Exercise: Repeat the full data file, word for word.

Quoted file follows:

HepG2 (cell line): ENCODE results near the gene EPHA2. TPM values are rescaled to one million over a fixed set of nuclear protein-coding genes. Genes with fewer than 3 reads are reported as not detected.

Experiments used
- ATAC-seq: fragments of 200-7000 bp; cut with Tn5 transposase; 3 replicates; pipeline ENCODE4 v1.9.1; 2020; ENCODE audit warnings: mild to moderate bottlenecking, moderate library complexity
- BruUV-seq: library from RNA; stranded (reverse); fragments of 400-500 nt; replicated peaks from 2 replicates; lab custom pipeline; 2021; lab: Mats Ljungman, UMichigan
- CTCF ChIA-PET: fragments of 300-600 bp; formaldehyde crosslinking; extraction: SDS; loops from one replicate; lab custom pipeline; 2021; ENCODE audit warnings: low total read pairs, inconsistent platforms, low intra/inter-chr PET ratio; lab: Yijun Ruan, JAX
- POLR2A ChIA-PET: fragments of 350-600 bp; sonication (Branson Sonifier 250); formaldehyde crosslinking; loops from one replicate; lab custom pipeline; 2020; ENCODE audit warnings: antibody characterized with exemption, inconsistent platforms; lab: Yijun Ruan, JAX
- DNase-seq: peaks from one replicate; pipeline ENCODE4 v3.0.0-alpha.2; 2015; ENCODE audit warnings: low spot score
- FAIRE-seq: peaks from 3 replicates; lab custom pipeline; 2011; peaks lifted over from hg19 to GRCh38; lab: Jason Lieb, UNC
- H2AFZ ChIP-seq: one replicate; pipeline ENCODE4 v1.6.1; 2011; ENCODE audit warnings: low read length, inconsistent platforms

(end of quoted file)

HepG2 (cell line): ENCODE results near the gene EPHA2. TPM values are rescaled to one million over a fixed set of nuclear protein-coding genes. Genes with fewer than 3 reads are reported as not detected.

Experiments used
- ATAC-seq: fragments of 200-7000 bp; cut with Tn5 transposase; 3 replicates; pipeline ENCODE4 v1.9.1; 2020; ENCODE audit warnings: mild to moderate bottlenecking, moderate library complexity
- BruUV-seq: library from RNA; stranded (reverse); fragments of 400-500 nt; replicated peaks from 2 replicates; lab custom pipeline; 2021; lab: Mats Ljungman, UMichigan
- CTCF ChIA-PET: fragments of 300-600 bp; formaldehyde crosslinking; extraction: SDS; loops from one replicate; lab custom pipeline; 2021; ENCODE audit warnings: low total read pairs, inconsistent platforms, low intra/inter-chr PET ratio; lab: Yijun Ruan, JAX
- POLR2A ChIA-PET: fragments of 350-600 bp; sonication (Branson Sonifier 250); formaldehyde crosslinking; loops from one replicate; lab custom pipeline; 2020; ENCODE audit warnings: antibody characterized with exemption, inconsistent platforms; lab: Yijun Ruan, JAX
- DNase-seq: peaks from one replicate; pipeline ENCODE4 v3.0.0-alpha.2; 2015; ENCODE audit warnings: low spot score
- FAIRE-seq: peaks from 3 replicates; lab custom pipeline; 2011; peaks lifted over from hg19 to GRCh38; lab: Jason Lieb, UNC
- H2AFZ ChIP-seq: one replicate; pipeline ENCODE4 v1.6.1; 2011; ENCODE audit warnings: low read length, inconsistent platforms